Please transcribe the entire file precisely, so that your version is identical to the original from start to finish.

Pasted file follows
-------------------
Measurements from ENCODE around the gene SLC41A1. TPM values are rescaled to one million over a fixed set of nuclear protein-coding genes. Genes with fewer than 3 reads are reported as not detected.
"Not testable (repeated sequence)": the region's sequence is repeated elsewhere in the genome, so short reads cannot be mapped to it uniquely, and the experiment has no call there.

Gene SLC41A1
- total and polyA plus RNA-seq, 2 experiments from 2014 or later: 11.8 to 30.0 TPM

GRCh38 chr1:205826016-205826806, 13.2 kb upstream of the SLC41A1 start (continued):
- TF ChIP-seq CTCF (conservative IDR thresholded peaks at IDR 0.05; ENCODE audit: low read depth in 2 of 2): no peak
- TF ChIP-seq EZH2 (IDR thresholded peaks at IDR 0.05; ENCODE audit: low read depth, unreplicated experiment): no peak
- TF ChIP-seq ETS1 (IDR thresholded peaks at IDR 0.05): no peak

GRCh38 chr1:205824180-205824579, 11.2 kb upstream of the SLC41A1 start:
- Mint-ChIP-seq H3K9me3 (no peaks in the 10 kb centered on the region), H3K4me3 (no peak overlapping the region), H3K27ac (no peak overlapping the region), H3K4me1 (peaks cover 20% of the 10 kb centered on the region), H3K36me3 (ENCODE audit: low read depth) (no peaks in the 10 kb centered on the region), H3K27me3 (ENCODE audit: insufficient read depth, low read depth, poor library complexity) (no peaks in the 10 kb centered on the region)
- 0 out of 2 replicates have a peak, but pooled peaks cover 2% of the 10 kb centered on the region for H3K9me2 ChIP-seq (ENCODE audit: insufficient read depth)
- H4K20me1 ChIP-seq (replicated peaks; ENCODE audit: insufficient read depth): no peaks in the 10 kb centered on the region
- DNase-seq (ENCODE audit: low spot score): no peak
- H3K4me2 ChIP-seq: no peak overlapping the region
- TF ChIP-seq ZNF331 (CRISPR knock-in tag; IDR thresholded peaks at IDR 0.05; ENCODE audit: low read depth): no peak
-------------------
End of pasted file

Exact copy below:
Measurements from ENCODE around the gene SLC41A1. TPM values are rescaled to one million over a fixed set of nuclear protein-coding genes. Genes with fewer than 3 reads are reported as not detected.
"Not testable (repeated sequence)": the region's sequence is repeated elsewhere in the genome, so short reads cannot be mapped to it uniquely, and the experiment has no call there.

Gene SLC41A1
- total and polyA plus RNA-seq, 2 experiments from 2014 or later: 11.8 to 30.0 TPM

GRCh38 chr1:205826016-205826806, 13.2 kb upstream of the SLC41A1 start (continued):
- TF ChIP-seq CTCF (conservative IDR thresholded peaks at IDR 0.05; ENCODE audit: low read depth in 2 of 2): no peak
- TF ChIP-seq EZH2 (IDR thresholded peaks at IDR 0.05; ENCODE audit: low read depth, unreplicated experiment): no peak
- TF ChIP-seq ETS1 (IDR thresholded peaks at IDR 0.05): no peak

GRCh38 chr1:205824180-205824579, 11.2 kb upstream of the SLC41A1 start:
- Mint-ChIP-seq H3K9me3 (no peaks in the 10 kb centered on the region), H3K4me3 (no peak overlapping the region), H3K27ac (no peak overlapping the region), H3K4me1 (peaks cover 20% of the 10 kb centered on the region), H3K36me3 (ENCODE audit: low read depth) (no peaks in the 10 kb centered on the region), H3K27me3 (ENCODE audit: insufficient read depth, low read depth, poor library complexity) (no peaks in the 10 kb centered on the region)
- 0 out of 2 replicates have a peak, but pooled peaks cover 2% of the 10 kb centered on the region for H3K9me2 ChIP-seq (ENCODE audit: insufficient read depth)
- H4K20me1 ChIP-seq (replicated peaks; ENCODE audit: insufficient read depth): no peaks in the 10 kb centered on the region
- DNase-seq (ENCODE audit: low spot score): no peak
- H3K4me2 ChIP-seq: no peak overlapping the region
- TF ChIP-seq ZNF331 (CRISPR knock-in tag; IDR thresholded peaks at IDR 0.05; ENCODE audit: low read depth): no peak